A. The goal of the plastic surgeon and the entire staff is to make your surgery experience as easy and comfortable for you as possible. Your operation will be performed under general anaesthetic as an inpatient at hospital. You will be asked to attend the hospital on the day of your hospital when you will get a further opportunity to meet with your surgeon. You will have a private room and your procedure will be carried out in the operating theatre. After the operation, you will be taken to the recovery suite where the specialist recovery nurses will monitor you closely as you wake up. You will then return to your private room and spend one night in hospital. When you leave the following morning, you will be able to shower from the waist down. You will be asked to keep your wounds dry until they are adequately healed. This is usually at five days. There will be no sutures to be removed as they will dissolve naturally.
Once your surgery is over and you are discharged from hospital, this is not the end of your relationship with your plastic surgeon and you will be expected to return for follow-up to ensure that you have a smooth postoperative recovery and good surgical result.
Q. How will I look and feel initially?
A.The day after surgery you will be able to get out of bed for short periods of time. After only a couple of days you should be able to move about more comfortably. Straining, bending and lifting must be avoided however since these activities might cause increased swelling or even bleeding. You will be asked to sleep on your back to avoid pressure on your breasts. You will also be asked to wear a good supporting bra of your choice until the swelling and discolouration of your breasts diminish. There will be no sutures to be removed since all sutures will dissolve naturally.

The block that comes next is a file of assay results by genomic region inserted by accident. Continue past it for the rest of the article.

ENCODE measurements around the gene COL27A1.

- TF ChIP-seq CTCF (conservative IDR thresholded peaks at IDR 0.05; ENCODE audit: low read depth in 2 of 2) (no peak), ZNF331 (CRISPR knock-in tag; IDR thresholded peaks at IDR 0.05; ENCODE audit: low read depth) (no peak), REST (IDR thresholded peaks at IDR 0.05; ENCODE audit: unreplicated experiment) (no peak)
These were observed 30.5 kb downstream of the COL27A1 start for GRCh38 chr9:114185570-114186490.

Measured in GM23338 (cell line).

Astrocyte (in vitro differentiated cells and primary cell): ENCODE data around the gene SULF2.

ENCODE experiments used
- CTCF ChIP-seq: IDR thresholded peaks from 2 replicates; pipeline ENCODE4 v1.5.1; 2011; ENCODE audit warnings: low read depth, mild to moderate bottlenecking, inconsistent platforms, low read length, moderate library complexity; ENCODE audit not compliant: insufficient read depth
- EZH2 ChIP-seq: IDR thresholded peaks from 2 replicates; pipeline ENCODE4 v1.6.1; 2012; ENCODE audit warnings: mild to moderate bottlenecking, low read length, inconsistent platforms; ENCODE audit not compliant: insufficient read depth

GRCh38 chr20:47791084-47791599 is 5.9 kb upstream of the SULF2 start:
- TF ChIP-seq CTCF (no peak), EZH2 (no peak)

You may find that you have less sensation in the nipple and areola areas and some of the skin underlying the breast. This is usually temporary and sensory changes to the nipple in particular are most unusual. It may take weeks or months for sensation to return to normal.
The bra you choose will help your breasts maintain and assume a more natural shape. You will be encouraged to wear this for an extended period of time. The incisions will initially be red or pink in colour and they will slowly fade but not vanish over six to 12 months.
Q. When can I resume normal activities?
A. After breast lift surgery it is often possible to return to work within a week or so depending on your job. In most instances, you will be able to resume most of your normal activities, including some mild exercise after only three weeks. Strenuous activities, especially those of the upper limbs and torso are probably best avoided for up to six weeks. You may continue to experience some mild or intermittent discomfort during this time. Such things are normal. Severe pain should be reported to your doctor.
Any sexual activity should be avoided for a minimum of one week. After that care must be taken to be extremely gentle with your breasts for a further four weeks.